The family of a man who died after being misdiagnosed with the flu want the Sydney doctor responsible hauled before the State's health authorities.
Barrister Richard O'Keefe told Glebe Coroners Court on Friday that computer analyst 29-year-old Samuel Seeto would still be alive today if not for Dr Bhikhubhai Patel's incompetence when failing to recognise how gravely ill he had been.
Mr O'Keefe, representing Mr Seeto's family, said they wanted Deputy State Coroner Teresa O'Sullivan to refer the case to the NSW Health Care Complaints Commission.
The barrister said Dr Patel's decision to send home Mr Seeto - who had collapsed in the Chatswood Medical Centre's waiting room minutes before seeing the doctor - after telling him to take some Nurofen tablets, was ''woefully short of what was appropriate''.
Mr Seeto was found dead in his bed at Forestville by his father about 4pm on December 6, 2015. He had been suffering from the heart disease myocarditis.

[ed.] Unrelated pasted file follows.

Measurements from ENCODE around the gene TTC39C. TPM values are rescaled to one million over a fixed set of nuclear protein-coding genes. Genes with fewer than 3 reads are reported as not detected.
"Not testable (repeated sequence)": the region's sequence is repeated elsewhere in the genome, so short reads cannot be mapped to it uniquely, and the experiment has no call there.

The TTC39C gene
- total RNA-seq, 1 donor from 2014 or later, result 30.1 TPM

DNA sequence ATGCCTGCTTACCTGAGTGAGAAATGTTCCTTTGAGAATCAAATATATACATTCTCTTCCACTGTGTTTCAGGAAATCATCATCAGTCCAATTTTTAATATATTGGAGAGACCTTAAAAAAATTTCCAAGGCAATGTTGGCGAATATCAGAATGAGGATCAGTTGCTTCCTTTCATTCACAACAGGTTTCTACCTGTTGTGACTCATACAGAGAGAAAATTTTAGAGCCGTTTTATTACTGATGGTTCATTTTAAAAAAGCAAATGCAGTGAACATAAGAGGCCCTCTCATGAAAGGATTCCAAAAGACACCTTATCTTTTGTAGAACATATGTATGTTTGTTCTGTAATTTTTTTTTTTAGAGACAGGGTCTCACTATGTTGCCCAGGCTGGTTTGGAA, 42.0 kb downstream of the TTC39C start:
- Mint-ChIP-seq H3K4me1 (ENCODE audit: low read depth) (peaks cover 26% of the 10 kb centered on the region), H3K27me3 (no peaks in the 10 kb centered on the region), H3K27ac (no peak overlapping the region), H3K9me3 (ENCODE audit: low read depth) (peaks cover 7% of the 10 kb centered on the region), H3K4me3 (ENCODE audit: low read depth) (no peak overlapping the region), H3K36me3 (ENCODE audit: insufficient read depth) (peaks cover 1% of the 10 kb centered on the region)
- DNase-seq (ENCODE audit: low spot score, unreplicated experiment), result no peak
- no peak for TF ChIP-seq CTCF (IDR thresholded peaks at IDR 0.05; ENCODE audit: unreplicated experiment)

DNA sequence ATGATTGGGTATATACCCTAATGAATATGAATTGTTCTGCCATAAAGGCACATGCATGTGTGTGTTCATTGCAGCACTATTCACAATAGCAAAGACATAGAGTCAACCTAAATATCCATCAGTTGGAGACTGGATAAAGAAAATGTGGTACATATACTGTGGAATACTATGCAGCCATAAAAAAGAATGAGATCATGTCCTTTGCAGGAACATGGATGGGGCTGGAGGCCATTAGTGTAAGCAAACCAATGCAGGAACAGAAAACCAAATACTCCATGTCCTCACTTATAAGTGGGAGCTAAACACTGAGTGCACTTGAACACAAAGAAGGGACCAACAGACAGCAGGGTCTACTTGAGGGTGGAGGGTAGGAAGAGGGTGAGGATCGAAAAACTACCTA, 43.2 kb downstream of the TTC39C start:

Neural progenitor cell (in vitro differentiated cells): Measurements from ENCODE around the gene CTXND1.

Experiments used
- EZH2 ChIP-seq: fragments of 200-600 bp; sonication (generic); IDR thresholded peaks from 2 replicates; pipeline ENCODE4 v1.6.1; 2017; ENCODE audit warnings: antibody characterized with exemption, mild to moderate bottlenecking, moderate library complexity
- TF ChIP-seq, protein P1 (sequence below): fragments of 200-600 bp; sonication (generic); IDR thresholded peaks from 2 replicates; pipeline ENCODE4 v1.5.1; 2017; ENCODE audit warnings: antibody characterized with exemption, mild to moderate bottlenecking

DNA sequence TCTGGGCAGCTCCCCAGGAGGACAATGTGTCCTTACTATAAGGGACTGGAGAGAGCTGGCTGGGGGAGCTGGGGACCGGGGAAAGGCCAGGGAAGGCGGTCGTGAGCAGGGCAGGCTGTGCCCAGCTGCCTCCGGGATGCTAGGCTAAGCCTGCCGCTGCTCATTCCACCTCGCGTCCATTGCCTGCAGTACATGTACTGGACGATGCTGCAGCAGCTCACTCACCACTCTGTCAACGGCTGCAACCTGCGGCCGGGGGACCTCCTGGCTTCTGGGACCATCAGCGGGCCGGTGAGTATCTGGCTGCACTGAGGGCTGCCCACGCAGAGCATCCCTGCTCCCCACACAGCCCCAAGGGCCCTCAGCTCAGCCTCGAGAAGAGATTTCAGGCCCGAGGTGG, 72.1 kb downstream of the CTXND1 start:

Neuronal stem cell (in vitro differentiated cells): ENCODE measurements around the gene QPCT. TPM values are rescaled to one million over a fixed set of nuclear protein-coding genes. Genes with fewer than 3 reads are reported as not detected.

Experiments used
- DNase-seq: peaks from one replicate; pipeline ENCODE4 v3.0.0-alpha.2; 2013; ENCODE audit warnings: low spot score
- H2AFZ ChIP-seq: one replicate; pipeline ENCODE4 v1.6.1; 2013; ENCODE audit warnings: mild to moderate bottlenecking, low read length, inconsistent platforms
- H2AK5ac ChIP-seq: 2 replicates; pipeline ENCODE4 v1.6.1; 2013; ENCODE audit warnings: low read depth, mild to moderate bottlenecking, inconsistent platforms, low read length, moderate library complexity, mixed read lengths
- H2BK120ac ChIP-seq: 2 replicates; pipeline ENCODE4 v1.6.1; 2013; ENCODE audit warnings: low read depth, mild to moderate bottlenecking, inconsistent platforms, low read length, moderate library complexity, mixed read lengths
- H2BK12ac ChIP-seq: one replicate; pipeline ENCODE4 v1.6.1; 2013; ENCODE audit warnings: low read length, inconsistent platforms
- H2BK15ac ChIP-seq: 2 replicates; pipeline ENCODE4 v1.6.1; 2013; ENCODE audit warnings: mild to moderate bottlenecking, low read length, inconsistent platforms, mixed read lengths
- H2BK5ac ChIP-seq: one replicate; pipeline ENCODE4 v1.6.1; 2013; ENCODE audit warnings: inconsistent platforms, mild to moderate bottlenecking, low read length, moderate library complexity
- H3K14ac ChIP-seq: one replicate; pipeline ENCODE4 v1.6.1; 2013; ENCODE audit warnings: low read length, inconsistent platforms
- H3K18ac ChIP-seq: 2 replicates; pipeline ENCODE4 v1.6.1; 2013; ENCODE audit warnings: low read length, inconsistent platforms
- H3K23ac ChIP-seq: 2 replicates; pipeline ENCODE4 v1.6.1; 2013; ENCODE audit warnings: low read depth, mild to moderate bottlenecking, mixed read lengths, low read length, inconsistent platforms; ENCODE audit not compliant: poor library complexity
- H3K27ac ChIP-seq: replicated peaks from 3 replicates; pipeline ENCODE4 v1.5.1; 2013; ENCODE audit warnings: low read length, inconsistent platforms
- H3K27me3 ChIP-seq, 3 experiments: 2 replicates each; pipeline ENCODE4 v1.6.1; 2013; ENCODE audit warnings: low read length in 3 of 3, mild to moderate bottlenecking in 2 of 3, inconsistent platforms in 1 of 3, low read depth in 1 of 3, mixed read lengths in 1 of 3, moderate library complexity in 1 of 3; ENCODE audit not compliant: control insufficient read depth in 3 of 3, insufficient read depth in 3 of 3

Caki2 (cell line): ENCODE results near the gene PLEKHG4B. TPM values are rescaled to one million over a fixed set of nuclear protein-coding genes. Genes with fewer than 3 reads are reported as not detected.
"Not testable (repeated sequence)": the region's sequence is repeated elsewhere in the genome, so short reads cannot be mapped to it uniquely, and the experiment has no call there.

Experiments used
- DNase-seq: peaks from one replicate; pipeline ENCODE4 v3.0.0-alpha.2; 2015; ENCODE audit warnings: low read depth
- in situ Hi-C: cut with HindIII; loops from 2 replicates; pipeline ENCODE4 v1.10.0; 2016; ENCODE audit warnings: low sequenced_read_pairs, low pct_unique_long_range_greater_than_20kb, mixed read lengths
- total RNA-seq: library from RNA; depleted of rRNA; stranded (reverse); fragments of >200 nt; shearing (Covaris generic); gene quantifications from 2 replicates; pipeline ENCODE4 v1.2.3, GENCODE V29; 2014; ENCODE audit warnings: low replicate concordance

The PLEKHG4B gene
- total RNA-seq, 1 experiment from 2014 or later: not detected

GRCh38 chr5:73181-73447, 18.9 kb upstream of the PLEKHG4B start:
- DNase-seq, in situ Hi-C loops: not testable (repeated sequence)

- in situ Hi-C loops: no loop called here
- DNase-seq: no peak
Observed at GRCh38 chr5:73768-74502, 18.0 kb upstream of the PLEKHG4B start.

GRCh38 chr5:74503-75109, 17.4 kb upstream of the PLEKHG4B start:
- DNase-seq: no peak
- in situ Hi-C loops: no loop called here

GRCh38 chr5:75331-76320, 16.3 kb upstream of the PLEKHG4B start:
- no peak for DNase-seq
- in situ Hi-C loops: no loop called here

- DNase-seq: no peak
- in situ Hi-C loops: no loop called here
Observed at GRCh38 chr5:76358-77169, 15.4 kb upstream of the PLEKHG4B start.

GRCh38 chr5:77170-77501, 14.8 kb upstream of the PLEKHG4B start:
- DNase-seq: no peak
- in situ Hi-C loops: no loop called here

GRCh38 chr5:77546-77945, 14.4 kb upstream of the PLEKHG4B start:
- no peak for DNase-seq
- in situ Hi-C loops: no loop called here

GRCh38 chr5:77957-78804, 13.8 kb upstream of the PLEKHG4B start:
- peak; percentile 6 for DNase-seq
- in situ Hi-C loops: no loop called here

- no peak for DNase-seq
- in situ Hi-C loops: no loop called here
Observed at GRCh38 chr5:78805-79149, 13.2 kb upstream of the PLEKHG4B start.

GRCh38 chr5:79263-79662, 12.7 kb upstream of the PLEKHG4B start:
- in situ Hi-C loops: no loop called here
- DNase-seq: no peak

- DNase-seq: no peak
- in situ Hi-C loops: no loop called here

Counsel assisting the coroner, Tracey Stevens, in her final submission, said that based on the evidence Mr Seeto would more than likely have survived if he had been properly treated.
Ms Stevens said a chest X-ray unit and an ECG (electrocardiography) machine which records the electrical activity of the heart had been available at the medical centre at the time but Dr Patel ignored the chance to use them for Mr Seeto
She said it would be open to the coroner to find Dr Patel's eight-minute consultation had been ''significantly inadequate''.
Dr Hester Wilson, who prepared a report for the coroner detailing her opinions on Dr Patel's conduct, claimed alarm bells should have been ringing when the computer analyst suddenly collapsed in the waiting room after fainting the night before at home.
Dr Wilson said it was unusual for people as young as Mr Seeto to collapse and Dr Patel should have immediately been asking questions to find out what was going on.
She believed a full respiratory examination had been needed to check Mr Seeto's vital signs.
Mr Seeto's father Lawrence told the court Dr Patel did not ask his son any questions about the times he had collapsed or his feelings of being dizzy and cold.
Dr Patel took his son's blood pressure, placed a stethoscope on his son's back right shoulder on top of his rugby jumper and checked his throat before declaring he must have the flu because he was dehydrated.
Ms O'Sullivan will hand down her findings on August 21.